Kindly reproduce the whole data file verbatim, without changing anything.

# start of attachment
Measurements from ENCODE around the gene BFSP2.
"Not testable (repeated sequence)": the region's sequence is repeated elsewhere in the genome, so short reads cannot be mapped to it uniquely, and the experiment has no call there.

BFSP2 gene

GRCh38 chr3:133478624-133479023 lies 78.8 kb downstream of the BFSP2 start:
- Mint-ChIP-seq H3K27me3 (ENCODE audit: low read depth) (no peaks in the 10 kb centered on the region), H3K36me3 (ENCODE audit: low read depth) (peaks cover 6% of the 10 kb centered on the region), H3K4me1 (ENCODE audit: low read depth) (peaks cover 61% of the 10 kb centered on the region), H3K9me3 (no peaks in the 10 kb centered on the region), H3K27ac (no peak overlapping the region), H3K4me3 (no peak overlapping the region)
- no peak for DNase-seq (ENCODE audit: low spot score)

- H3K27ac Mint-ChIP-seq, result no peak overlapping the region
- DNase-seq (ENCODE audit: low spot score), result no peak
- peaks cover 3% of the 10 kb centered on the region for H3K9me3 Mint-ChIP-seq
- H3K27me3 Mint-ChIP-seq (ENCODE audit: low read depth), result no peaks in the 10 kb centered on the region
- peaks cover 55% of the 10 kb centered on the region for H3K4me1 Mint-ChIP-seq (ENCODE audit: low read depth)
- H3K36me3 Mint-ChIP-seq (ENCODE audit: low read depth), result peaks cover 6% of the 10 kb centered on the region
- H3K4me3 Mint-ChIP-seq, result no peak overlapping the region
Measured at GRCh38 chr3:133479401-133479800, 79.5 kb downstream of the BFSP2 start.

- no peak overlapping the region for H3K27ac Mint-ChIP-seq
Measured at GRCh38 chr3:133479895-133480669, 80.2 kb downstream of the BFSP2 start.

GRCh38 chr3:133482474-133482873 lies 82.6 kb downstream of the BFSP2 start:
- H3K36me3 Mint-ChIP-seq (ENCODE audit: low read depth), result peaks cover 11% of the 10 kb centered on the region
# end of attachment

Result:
Measurements from ENCODE around the gene BFSP2.
"Not testable (repeated sequence)": the region's sequence is repeated elsewhere in the genome, so short reads cannot be mapped to it uniquely, and the experiment has no call there.

BFSP2 gene

GRCh38 chr3:133478624-133479023 lies 78.8 kb downstream of the BFSP2 start:
- Mint-ChIP-seq H3K27me3 (ENCODE audit: low read depth) (no peaks in the 10 kb centered on the region), H3K36me3 (ENCODE audit: low read depth) (peaks cover 6% of the 10 kb centered on the region), H3K4me1 (ENCODE audit: low read depth) (peaks cover 61% of the 10 kb centered on the region), H3K9me3 (no peaks in the 10 kb centered on the region), H3K27ac (no peak overlapping the region), H3K4me3 (no peak overlapping the region)
- no peak for DNase-seq (ENCODE audit: low spot score)

- H3K27ac Mint-ChIP-seq, result no peak overlapping the region
- DNase-seq (ENCODE audit: low spot score), result no peak
- peaks cover 3% of the 10 kb centered on the region for H3K9me3 Mint-ChIP-seq
- H3K27me3 Mint-ChIP-seq (ENCODE audit: low read depth), result no peaks in the 10 kb centered on the region
- peaks cover 55% of the 10 kb centered on the region for H3K4me1 Mint-ChIP-seq (ENCODE audit: low read depth)
- H3K36me3 Mint-ChIP-seq (ENCODE audit: low read depth), result peaks cover 6% of the 10 kb centered on the region
- H3K4me3 Mint-ChIP-seq, result no peak overlapping the region
Measured at GRCh38 chr3:133479401-133479800, 79.5 kb downstream of the BFSP2 start.

- no peak overlapping the region for H3K27ac Mint-ChIP-seq
Measured at GRCh38 chr3:133479895-133480669, 80.2 kb downstream of the BFSP2 start.

GRCh38 chr3:133482474-133482873 lies 82.6 kb downstream of the BFSP2 start:
- H3K36me3 Mint-ChIP-seq (ENCODE audit: low read depth), result peaks cover 11% of the 10 kb centered on the region